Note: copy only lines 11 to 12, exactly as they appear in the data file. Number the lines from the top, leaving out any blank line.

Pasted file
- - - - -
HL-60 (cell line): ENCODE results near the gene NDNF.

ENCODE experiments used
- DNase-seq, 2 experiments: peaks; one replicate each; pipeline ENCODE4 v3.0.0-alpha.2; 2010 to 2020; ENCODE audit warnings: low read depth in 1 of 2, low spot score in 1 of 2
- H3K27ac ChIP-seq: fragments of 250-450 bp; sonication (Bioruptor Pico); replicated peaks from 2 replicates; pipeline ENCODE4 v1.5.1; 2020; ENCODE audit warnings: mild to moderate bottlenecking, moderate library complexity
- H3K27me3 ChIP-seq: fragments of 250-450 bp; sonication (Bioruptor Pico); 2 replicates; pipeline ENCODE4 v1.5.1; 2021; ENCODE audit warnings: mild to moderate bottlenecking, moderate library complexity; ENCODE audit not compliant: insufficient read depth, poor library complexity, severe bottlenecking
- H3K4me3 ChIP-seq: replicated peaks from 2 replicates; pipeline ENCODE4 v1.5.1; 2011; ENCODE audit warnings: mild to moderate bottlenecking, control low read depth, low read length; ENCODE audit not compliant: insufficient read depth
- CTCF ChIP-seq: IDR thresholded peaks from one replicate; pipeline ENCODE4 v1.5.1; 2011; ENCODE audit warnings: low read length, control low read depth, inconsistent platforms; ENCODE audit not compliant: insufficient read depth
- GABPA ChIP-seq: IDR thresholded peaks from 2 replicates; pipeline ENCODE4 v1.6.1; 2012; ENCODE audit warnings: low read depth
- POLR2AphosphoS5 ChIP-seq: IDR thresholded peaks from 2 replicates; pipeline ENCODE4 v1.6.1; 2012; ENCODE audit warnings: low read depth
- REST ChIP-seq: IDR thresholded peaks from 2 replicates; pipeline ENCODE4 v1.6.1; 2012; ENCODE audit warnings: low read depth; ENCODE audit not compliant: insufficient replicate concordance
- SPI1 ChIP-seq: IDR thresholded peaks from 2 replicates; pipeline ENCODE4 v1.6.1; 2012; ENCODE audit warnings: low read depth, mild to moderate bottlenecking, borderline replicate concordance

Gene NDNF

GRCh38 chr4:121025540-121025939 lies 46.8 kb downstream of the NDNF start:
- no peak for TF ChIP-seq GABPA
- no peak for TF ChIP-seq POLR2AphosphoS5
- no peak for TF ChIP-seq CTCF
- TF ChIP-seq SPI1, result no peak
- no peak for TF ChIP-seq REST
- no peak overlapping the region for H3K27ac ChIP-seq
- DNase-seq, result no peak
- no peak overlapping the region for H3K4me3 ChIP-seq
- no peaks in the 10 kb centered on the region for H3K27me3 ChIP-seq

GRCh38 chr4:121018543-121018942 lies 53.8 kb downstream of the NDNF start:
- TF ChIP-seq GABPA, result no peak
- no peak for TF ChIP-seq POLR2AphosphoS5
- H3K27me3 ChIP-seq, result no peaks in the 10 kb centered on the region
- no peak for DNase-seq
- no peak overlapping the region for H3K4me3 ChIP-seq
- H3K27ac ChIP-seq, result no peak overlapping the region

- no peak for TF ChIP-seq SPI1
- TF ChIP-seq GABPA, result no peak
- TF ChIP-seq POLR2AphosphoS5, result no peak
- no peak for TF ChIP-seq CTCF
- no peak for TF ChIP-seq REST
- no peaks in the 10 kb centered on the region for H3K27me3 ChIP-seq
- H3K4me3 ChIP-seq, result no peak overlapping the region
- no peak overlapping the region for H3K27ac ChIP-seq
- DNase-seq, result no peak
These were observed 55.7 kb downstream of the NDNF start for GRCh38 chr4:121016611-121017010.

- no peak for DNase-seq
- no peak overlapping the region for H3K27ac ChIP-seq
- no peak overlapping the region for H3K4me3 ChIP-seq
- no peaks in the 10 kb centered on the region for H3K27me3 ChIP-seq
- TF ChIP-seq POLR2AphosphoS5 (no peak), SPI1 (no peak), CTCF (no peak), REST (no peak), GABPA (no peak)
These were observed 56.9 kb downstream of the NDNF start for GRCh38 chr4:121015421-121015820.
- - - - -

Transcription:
- SPI1 ChIP-seq: IDR thresholded peaks from 2 replicates; pipeline ENCODE4 v1.6.1; 2012; ENCODE audit warnings: low read depth, mild to moderate bottlenecking, borderline replicate concordance

Gene NDNF